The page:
“For those who knew him here [at Sherborne] the memory is of an even-tempered, lovable character with an impish sense of humour and a modesty proof against all achievement. You would not take him for a Wrangler, the youngest Fellow of King’s and the youngest F.R.S. [Fellow of the Royal Society], or as a Marathon runner, or that behind a negligé appearance he was intensely practical. Rather you recollected him as one who buttered his porridge, brewed scientific concoctions in his study, suspended a weighted string from the staircase wall and set it swinging before Chapel to demonstrate the rotation of the Earth by its change of direction by noon, produced proofs of the postulates of Euclid, or brought bottles of imprisoned flies to study their “decadence” by inbreeding. On holidays in Cornwall or Sark he was a lively companion even to the extent of mixed bathing at midnight. During the war he was engaged in breaking down enemy codes, and had under him a regiment of girls, supervised to his amusement by a dragon of a female. His work was hush-hush, not to be divulged even to his mother. For it he was awarded the O.B.E. He also adopted a young Jewish refugee and saw him through his education. Besides long distance running, his hobbies were gardening and chess; and occasionally realistic water-colour painting.
    In all his preoccupation with logic, mathematics, and science he never lost the common touch; in a short life he accomplished much, and to the roll of great names in the history of his particular studies added his own.” — The Sherbornian, Summer Term 1954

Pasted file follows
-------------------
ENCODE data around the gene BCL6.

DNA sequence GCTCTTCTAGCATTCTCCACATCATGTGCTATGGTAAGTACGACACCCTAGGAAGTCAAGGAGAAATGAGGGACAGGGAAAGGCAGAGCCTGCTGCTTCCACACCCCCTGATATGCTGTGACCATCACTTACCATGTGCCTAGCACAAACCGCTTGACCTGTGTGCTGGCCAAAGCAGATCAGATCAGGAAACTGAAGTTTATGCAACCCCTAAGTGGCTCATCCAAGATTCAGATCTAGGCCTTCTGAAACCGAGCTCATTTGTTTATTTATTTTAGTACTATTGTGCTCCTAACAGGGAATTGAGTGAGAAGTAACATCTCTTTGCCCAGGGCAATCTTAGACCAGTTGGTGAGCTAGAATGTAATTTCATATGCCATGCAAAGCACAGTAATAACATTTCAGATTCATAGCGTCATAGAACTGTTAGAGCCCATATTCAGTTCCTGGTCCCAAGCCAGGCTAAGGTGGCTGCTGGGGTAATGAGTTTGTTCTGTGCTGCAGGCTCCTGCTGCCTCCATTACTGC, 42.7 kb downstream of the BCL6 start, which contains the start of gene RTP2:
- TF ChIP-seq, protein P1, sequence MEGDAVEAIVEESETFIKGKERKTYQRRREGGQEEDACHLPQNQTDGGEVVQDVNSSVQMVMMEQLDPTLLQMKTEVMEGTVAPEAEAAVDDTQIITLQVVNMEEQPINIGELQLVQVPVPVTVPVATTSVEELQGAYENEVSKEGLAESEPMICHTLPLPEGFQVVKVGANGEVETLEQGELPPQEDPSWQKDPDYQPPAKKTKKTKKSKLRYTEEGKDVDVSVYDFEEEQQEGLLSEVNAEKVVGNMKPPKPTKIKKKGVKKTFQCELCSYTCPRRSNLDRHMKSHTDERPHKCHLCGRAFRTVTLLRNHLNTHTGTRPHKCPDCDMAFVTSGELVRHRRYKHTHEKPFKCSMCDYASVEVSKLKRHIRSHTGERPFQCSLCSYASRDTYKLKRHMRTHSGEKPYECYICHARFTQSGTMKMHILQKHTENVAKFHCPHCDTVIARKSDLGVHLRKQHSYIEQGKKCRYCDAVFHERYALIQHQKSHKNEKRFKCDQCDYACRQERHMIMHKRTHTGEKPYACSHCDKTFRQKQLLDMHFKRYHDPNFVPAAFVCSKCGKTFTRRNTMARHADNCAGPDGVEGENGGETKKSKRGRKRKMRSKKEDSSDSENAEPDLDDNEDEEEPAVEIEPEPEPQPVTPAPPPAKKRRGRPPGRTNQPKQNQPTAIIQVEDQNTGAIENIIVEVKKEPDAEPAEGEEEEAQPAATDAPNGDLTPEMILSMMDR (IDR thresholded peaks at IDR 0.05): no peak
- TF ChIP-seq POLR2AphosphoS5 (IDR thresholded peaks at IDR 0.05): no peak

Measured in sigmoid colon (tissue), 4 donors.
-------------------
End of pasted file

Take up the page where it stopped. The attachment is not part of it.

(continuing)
This obituary from his old school does seem slightly at odds with their opinion of him whilst he was actually a student there. His recently published school reports paint a slightly different picture. For example, in mathematics one master comments, “Not very good.  He spends a good deal of time apparently in investigations in advanced mathematics to the neglect of his elementary work.  A sound ground work is essential in any subject.  His work is dirty.” You can read his school reports on Alex Bellos’ blog.

from The Universal Machine

Travelling Salesman – A Movie About P = NP

Honestly a movie is being about about the travelling salesman problem. The plot of the movie is based on what would happen if a computer scientist proved that NP = P. If this happened, all public key cryptography would be useless  as the NP problems they are based on could be converted into problems in P and solved in a “reasonable” time. The movie called Traveling Salesman premiers on June 16 and according to the makers “is an intellectual thriller about four of the world’s smartest mathematicians hired by the U.S. government to solve the most elusive problem in computer science history — P vs. NP. The four have jointly created a “system” which could be the next major advancement for humanity or the downfall of society. As the mathematicians are about to sign documents that will give the government sole and private ownership of their solution, they wrestle with the moral dilemma of how their landmark discovery will be used.
   You can find out more information on the movie’s website, and you thought computer science was boring.

from The Universal Machine

How Alan #Turing invented the computer age

I’m very pleased to announce that Scientific American has published an essay I wrote titled, “How Alan Turing invented the computer age” in their Guest Blogs. The essay is 1,000 words long and gives a brief history of Turing’s from his 1936 paper “On computable numbers…” through his WWII code breaking, to his post-war work on machine intelligence, his conviction and tragic suicide. It was quite a challenge to get all that into 1,000 words.
   Scientific American has an interesting range of blogs, which I recommend to you.

from The Universal Machine